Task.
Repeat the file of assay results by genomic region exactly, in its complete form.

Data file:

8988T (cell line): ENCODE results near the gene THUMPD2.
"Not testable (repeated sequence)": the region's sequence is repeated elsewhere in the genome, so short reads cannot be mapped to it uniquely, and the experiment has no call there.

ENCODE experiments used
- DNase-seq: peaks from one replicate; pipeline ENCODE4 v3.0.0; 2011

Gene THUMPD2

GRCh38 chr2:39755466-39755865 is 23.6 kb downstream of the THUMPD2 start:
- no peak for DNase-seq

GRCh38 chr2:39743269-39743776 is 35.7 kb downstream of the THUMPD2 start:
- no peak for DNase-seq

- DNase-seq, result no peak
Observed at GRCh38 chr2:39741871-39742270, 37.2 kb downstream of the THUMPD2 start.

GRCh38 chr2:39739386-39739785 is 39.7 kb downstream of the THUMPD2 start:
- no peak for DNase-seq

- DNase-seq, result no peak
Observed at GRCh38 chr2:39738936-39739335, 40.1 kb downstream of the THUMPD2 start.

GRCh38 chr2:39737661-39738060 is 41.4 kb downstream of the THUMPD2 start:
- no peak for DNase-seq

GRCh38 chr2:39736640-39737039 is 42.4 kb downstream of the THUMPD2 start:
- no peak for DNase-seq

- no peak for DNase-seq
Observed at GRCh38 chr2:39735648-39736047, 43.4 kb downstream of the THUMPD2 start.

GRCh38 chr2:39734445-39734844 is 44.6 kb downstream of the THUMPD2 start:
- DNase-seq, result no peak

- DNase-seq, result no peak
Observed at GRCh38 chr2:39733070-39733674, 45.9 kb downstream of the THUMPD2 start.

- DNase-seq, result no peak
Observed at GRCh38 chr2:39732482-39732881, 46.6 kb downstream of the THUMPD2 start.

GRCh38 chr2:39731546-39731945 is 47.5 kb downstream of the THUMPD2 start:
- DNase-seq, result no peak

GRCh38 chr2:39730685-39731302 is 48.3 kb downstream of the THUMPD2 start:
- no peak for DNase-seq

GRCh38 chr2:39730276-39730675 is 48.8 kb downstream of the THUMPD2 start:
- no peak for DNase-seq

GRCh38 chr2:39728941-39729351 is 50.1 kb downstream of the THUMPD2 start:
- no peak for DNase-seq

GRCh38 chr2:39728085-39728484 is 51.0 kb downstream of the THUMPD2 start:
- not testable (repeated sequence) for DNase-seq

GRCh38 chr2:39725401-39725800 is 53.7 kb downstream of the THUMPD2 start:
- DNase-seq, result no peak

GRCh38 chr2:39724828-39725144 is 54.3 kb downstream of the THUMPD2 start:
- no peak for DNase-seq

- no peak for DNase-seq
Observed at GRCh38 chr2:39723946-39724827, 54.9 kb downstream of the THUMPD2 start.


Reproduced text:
8988T (cell line): ENCODE results near the gene THUMPD2.
"Not testable (repeated sequence)": the region's sequence is repeated elsewhere in the genome, so short reads cannot be mapped to it uniquely, and the experiment has no call there.

ENCODE experiments used
- DNase-seq: peaks from one replicate; pipeline ENCODE4 v3.0.0; 2011

Gene THUMPD2

GRCh38 chr2:39755466-39755865 is 23.6 kb downstream of the THUMPD2 start:
- no peak for DNase-seq

GRCh38 chr2:39743269-39743776 is 35.7 kb downstream of the THUMPD2 start:
- no peak for DNase-seq

- DNase-seq, result no peak
Observed at GRCh38 chr2:39741871-39742270, 37.2 kb downstream of the THUMPD2 start.

GRCh38 chr2:39739386-39739785 is 39.7 kb downstream of the THUMPD2 start:
- no peak for DNase-seq

- DNase-seq, result no peak
Observed at GRCh38 chr2:39738936-39739335, 40.1 kb downstream of the THUMPD2 start.

GRCh38 chr2:39737661-39738060 is 41.4 kb downstream of the THUMPD2 start:
- no peak for DNase-seq

GRCh38 chr2:39736640-39737039 is 42.4 kb downstream of the THUMPD2 start:
- no peak for DNase-seq

- no peak for DNase-seq
Observed at GRCh38 chr2:39735648-39736047, 43.4 kb downstream of the THUMPD2 start.

GRCh38 chr2:39734445-39734844 is 44.6 kb downstream of the THUMPD2 start:
- DNase-seq, result no peak

- DNase-seq, result no peak
Observed at GRCh38 chr2:39733070-39733674, 45.9 kb downstream of the THUMPD2 start.

- DNase-seq, result no peak
Observed at GRCh38 chr2:39732482-39732881, 46.6 kb downstream of the THUMPD2 start.

GRCh38 chr2:39731546-39731945 is 47.5 kb downstream of the THUMPD2 start:
- DNase-seq, result no peak

GRCh38 chr2:39730685-39731302 is 48.3 kb downstream of the THUMPD2 start:
- no peak for DNase-seq

GRCh38 chr2:39730276-39730675 is 48.8 kb downstream of the THUMPD2 start:
- no peak for DNase-seq

GRCh38 chr2:39728941-39729351 is 50.1 kb downstream of the THUMPD2 start:
- no peak for DNase-seq

GRCh38 chr2:39728085-39728484 is 51.0 kb downstream of the THUMPD2 start:
- not testable (repeated sequence) for DNase-seq

GRCh38 chr2:39725401-39725800 is 53.7 kb downstream of the THUMPD2 start:
- DNase-seq, result no peak

GRCh38 chr2:39724828-39725144 is 54.3 kb downstream of the THUMPD2 start:
- no peak for DNase-seq

- no peak for DNase-seq
Observed at GRCh38 chr2:39723946-39724827, 54.9 kb downstream of the THUMPD2 start.